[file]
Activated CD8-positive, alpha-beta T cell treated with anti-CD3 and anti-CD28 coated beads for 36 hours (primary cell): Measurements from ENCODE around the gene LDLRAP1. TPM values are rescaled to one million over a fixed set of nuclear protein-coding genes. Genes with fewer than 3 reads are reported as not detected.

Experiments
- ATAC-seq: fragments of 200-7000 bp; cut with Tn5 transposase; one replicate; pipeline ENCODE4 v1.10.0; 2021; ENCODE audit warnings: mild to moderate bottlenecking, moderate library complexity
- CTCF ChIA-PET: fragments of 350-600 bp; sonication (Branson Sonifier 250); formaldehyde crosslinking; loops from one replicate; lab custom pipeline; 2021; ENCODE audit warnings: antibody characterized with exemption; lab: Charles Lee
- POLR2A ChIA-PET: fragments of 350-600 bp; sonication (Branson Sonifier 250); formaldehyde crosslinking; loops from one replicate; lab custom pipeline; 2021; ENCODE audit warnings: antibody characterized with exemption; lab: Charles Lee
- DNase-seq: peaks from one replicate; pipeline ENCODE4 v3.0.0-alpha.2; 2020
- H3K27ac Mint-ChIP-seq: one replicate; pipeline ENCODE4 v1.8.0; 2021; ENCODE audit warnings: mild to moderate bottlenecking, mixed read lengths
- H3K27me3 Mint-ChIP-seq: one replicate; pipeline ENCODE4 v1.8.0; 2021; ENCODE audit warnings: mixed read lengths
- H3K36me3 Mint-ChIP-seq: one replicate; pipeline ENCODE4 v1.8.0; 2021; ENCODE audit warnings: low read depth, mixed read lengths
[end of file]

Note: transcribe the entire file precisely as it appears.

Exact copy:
Activated CD8-positive, alpha-beta T cell treated with anti-CD3 and anti-CD28 coated beads for 36 hours (primary cell): Measurements from ENCODE around the gene LDLRAP1. TPM values are rescaled to one million over a fixed set of nuclear protein-coding genes. Genes with fewer than 3 reads are reported as not detected.

Experiments
- ATAC-seq: fragments of 200-7000 bp; cut with Tn5 transposase; one replicate; pipeline ENCODE4 v1.10.0; 2021; ENCODE audit warnings: mild to moderate bottlenecking, moderate library complexity
- CTCF ChIA-PET: fragments of 350-600 bp; sonication (Branson Sonifier 250); formaldehyde crosslinking; loops from one replicate; lab custom pipeline; 2021; ENCODE audit warnings: antibody characterized with exemption; lab: Charles Lee
- POLR2A ChIA-PET: fragments of 350-600 bp; sonication (Branson Sonifier 250); formaldehyde crosslinking; loops from one replicate; lab custom pipeline; 2021; ENCODE audit warnings: antibody characterized with exemption; lab: Charles Lee
- DNase-seq: peaks from one replicate; pipeline ENCODE4 v3.0.0-alpha.2; 2020
- H3K27ac Mint-ChIP-seq: one replicate; pipeline ENCODE4 v1.8.0; 2021; ENCODE audit warnings: mild to moderate bottlenecking, mixed read lengths
- H3K27me3 Mint-ChIP-seq: one replicate; pipeline ENCODE4 v1.8.0; 2021; ENCODE audit warnings: mixed read lengths
- H3K36me3 Mint-ChIP-seq: one replicate; pipeline ENCODE4 v1.8.0; 2021; ENCODE audit warnings: low read depth, mixed read lengths